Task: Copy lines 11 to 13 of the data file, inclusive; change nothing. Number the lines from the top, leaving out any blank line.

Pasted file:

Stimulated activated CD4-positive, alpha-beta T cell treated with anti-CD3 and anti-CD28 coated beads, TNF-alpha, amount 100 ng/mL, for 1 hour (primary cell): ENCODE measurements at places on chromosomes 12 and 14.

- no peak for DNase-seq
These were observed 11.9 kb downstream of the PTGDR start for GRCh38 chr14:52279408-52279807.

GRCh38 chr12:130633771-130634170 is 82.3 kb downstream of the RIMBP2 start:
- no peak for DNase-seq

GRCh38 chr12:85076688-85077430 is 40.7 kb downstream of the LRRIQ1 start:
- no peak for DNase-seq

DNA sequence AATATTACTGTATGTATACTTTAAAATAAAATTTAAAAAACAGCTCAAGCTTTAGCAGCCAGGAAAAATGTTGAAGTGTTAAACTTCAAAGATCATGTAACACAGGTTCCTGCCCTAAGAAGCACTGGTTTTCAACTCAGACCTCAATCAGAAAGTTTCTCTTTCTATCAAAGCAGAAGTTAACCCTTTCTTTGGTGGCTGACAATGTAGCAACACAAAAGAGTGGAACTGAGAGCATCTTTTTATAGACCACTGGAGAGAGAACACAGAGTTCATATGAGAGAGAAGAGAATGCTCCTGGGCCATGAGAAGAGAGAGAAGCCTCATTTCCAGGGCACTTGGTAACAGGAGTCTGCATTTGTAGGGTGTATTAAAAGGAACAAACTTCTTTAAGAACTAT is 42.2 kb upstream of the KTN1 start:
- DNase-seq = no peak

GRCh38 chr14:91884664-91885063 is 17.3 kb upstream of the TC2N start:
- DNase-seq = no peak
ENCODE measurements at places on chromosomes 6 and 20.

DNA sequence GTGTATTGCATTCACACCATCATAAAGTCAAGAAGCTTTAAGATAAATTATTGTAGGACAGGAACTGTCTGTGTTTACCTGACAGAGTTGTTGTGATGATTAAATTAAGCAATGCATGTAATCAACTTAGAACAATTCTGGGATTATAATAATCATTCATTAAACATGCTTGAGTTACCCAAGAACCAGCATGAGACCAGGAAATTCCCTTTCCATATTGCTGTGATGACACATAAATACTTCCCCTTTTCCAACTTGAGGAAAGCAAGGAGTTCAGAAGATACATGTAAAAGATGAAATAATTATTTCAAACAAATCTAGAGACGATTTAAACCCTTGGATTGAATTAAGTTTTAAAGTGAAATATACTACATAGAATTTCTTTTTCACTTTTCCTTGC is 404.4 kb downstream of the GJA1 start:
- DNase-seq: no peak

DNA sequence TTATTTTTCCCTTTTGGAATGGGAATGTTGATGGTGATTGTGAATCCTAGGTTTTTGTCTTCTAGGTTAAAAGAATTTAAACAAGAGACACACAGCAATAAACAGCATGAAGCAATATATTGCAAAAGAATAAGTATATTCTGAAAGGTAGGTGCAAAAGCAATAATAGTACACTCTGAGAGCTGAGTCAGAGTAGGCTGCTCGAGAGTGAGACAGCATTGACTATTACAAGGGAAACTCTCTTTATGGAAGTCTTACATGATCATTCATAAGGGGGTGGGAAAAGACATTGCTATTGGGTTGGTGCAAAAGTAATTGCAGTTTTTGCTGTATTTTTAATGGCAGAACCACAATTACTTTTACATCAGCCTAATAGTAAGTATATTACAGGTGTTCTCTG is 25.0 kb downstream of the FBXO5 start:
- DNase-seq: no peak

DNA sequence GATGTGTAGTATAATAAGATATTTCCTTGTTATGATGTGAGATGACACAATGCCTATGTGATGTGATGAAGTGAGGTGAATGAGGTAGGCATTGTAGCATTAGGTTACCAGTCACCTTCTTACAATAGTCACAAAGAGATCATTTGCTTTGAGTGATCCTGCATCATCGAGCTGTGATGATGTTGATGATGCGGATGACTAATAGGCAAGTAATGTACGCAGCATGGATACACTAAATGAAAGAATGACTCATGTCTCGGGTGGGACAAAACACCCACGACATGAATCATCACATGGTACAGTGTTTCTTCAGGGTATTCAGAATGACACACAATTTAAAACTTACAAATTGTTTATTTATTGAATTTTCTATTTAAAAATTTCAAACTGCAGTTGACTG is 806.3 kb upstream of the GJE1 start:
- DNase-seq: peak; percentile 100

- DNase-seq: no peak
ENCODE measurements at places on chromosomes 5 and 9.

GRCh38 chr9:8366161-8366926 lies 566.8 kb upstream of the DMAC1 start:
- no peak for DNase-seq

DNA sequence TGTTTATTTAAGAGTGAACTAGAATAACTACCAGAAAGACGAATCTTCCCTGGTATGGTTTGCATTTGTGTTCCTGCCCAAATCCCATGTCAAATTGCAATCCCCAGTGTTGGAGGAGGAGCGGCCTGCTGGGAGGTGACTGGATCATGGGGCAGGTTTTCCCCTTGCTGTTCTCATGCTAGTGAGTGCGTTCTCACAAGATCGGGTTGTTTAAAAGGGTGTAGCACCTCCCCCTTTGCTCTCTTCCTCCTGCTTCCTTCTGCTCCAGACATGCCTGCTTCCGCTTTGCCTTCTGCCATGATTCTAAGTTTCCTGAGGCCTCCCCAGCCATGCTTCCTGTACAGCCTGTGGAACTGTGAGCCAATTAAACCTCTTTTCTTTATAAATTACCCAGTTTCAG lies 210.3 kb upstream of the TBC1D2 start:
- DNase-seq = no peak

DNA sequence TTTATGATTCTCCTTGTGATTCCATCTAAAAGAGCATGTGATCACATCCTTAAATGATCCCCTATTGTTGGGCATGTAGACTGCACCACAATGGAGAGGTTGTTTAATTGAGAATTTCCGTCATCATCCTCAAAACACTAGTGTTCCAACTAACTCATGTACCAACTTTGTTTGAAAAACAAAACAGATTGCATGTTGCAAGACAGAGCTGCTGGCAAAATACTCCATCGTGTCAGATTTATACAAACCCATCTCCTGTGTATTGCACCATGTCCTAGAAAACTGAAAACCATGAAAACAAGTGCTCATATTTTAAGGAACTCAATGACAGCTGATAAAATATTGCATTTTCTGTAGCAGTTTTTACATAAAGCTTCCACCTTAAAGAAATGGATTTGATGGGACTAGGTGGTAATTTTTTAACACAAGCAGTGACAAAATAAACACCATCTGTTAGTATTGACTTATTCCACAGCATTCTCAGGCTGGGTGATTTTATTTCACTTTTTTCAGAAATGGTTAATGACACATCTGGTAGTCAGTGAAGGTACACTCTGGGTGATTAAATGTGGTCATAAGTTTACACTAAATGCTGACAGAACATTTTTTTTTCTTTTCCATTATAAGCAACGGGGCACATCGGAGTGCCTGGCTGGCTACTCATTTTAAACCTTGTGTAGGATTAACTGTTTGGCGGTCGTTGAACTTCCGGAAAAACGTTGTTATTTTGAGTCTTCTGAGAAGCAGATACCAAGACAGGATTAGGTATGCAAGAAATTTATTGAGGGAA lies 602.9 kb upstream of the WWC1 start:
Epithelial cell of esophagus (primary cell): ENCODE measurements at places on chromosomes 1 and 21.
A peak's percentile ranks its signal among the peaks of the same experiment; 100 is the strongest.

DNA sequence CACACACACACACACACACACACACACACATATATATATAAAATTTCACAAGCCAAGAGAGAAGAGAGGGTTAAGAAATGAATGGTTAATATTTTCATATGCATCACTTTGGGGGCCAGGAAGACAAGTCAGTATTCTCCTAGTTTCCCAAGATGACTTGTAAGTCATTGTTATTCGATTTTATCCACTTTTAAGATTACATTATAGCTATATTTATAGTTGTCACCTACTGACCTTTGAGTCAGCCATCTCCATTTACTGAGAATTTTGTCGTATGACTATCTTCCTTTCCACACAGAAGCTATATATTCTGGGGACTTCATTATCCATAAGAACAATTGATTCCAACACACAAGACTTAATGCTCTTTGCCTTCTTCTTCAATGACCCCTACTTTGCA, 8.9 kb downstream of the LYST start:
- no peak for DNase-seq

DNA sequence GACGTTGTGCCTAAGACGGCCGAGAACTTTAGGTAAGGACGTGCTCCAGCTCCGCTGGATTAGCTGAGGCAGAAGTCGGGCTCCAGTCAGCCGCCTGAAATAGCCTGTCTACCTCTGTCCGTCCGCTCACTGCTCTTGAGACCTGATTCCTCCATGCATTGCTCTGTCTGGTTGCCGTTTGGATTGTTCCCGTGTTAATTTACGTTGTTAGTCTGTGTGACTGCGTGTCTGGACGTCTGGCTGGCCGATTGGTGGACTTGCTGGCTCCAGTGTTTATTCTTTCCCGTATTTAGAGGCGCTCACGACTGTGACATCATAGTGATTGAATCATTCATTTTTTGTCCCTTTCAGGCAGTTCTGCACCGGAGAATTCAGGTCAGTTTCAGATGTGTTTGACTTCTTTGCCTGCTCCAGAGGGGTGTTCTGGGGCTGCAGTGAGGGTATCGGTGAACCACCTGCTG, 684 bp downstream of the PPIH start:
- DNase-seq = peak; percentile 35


- DNase-seq = no peak
ENCODE measurements at places on chromosomes 6 and 20.

DNA sequence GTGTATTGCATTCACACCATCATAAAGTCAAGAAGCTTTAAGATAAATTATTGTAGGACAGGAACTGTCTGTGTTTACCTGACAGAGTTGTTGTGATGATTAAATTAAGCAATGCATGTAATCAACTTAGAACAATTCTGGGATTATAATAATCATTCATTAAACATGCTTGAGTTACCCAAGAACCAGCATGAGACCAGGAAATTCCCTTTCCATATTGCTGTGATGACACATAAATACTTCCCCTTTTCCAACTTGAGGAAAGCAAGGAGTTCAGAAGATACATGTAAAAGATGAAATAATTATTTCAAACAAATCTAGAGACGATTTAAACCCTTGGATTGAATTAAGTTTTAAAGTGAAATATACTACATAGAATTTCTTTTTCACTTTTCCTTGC is 404.4 kb downstream of the GJA1 start: